Ranjan Gupta's is not a unique case, but applicable to several software professionals who are deputed to various countries for a part of the year, and who are paid in foreign countries during their stay there.
Many employees are deputed under L-1 Visa or H 1 B Visa for a shorter duration, for a specific assignment to US destinations. The salary is paid by the parent or subsidiary company in the respective country, for which tax is withheld in the respective country for that particular portion of the salary.
These tax payers need to file the India tax return, including their global income if he or she stays more than 182 days in India, and claim credit for the foreign taxes paid.


The situation looks worse when a foreign national is deputed for longer assignments in India, and becomes a resident in India for a particular year. He needs to declare global income in India and avail the foreign tax credit for the foreign portion of withheld taxes.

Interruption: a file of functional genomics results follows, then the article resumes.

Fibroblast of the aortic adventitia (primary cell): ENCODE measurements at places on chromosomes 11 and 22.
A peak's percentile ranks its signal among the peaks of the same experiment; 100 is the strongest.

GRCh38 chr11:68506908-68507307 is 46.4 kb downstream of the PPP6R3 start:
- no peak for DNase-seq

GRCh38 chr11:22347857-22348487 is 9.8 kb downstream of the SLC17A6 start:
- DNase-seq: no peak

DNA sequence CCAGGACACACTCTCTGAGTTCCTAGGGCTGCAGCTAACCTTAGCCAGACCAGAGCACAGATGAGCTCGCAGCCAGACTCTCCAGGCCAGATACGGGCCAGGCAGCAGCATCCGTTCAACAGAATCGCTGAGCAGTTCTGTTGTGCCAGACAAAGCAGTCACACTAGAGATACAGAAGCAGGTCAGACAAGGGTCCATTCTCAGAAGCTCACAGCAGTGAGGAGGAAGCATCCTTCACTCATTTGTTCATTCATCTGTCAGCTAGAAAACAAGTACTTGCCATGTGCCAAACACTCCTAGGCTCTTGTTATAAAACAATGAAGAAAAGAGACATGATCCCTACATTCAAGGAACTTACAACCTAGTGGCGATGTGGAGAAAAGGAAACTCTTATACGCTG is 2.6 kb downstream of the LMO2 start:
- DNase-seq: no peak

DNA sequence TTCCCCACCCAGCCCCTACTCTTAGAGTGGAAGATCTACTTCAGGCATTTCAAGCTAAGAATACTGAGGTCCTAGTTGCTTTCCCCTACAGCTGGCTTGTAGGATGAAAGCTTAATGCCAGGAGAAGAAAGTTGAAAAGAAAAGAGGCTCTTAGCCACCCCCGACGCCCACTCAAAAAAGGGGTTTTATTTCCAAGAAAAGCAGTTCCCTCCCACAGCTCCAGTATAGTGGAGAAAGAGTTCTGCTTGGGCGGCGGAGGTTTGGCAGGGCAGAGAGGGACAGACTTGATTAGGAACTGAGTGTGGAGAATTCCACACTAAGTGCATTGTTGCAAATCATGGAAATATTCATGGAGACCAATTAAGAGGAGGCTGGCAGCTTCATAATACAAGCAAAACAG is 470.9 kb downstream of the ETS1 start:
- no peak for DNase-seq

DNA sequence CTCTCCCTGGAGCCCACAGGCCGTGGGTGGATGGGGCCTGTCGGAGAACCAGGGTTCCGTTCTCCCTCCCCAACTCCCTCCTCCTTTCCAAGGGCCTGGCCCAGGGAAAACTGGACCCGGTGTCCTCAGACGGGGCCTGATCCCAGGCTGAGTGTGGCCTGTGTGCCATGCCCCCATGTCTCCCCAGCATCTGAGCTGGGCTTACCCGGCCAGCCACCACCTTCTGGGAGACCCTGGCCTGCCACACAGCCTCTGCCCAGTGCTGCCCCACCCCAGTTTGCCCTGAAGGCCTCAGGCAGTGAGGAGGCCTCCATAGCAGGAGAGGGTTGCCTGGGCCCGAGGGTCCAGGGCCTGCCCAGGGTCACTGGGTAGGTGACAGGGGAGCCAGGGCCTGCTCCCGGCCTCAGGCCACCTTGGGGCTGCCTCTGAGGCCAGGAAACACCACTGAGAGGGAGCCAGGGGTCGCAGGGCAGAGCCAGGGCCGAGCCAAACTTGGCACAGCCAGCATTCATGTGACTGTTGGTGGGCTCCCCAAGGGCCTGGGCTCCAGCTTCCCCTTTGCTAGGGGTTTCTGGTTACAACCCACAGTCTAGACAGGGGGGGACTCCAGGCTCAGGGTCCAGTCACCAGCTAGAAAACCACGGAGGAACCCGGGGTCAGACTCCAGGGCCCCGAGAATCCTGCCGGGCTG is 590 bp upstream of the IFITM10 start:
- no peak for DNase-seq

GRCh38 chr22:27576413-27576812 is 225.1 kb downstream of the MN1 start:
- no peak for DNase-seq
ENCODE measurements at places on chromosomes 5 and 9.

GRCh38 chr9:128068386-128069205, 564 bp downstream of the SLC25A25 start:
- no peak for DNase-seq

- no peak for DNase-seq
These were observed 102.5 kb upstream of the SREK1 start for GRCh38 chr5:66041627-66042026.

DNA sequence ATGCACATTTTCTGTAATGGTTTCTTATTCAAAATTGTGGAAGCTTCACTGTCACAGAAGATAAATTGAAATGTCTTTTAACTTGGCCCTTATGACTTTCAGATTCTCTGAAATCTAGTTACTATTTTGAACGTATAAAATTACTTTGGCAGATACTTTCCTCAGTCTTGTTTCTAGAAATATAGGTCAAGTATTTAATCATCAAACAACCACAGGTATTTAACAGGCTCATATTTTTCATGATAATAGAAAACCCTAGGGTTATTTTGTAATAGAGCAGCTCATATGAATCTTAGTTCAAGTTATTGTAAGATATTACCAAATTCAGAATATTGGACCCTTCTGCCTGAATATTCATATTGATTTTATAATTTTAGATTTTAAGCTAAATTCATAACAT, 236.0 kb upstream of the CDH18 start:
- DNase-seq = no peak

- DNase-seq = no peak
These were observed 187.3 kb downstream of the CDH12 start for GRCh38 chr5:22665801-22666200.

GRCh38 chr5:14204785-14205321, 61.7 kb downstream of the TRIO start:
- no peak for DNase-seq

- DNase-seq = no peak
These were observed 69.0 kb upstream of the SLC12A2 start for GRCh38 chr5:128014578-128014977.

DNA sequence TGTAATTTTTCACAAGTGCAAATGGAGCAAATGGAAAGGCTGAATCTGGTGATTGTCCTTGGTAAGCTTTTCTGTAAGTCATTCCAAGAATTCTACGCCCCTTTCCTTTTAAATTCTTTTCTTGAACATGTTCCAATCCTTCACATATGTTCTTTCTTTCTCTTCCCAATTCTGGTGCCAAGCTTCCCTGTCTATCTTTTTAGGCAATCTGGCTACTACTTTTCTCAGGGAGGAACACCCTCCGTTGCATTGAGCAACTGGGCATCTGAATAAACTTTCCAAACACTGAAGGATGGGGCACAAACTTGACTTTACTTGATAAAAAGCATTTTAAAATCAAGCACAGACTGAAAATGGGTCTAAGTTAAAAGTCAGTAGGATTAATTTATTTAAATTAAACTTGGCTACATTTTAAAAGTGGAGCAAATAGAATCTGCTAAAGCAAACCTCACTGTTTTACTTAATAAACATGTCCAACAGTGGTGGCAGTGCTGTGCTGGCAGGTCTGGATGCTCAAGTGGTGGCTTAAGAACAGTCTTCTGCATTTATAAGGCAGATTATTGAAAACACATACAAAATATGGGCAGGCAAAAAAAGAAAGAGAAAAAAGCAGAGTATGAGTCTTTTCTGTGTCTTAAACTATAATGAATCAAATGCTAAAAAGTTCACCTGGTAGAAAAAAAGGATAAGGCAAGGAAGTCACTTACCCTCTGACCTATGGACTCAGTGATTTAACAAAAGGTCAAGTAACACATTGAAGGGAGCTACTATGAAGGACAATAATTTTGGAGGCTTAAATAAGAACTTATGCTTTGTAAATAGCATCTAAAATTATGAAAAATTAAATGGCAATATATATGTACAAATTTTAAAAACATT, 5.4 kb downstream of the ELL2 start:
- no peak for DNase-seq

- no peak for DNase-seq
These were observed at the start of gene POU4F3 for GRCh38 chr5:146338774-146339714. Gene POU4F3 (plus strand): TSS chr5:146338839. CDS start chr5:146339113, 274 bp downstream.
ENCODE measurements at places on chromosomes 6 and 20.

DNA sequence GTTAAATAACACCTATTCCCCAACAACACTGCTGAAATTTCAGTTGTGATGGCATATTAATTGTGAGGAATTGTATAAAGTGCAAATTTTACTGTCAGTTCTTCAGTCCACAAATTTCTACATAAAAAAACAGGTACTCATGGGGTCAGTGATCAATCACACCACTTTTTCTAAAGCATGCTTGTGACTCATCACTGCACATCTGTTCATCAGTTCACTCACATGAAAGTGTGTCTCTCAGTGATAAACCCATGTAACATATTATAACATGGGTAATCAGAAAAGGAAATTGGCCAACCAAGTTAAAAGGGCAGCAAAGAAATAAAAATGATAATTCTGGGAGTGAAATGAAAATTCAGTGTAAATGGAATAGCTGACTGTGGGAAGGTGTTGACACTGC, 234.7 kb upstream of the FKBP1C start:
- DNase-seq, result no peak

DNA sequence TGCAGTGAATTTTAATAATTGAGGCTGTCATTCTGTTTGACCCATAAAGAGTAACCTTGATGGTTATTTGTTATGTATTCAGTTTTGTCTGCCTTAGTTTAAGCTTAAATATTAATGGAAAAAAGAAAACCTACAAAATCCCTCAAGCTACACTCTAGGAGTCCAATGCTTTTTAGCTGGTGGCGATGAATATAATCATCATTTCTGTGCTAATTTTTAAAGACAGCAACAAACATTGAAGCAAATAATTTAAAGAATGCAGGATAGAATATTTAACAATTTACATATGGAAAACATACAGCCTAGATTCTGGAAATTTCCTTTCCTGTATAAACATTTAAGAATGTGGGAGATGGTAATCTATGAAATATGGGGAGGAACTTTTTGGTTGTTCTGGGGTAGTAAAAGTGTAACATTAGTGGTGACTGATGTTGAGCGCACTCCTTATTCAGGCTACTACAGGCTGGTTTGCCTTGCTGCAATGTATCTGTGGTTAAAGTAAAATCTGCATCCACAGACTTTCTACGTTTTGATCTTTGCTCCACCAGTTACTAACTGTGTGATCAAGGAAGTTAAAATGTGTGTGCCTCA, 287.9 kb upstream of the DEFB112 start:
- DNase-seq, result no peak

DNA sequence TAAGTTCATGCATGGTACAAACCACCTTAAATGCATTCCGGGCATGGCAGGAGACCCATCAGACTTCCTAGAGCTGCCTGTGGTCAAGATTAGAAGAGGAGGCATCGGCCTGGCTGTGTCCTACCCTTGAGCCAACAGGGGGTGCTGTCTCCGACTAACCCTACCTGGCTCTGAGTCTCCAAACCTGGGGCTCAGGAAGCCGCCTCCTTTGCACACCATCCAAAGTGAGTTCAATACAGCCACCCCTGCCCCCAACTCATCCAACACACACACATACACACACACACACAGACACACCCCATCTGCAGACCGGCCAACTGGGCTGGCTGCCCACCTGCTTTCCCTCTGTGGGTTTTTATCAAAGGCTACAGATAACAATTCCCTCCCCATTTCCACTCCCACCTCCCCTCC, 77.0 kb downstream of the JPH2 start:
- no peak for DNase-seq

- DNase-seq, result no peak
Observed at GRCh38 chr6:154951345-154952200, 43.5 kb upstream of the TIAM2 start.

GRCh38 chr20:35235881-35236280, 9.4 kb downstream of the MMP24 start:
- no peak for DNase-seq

The glitch makes it difficult to get the right credit for the taxes paid in total and also puts the tax payer through a convoluted procedure of filing a corrective reply to the IT department's initial demand notice, and explaining the details of the peculiar situation.
While the automation initiatives of the Income Tax department in India are laudable, anomalies of this kind leave a bad impression in the minds of global trotters, especially non-resident tax payers.
Though the paper return forms have a column for the claim of foreign tax credit, the tax software matches only the bank information available in terms of TDS / Advance tax / Self-assessment tax. A way must be found out of this impasse, since the credit for foreign taxes forms the backbone of the double taxation avoidance agreements that India has with various countries.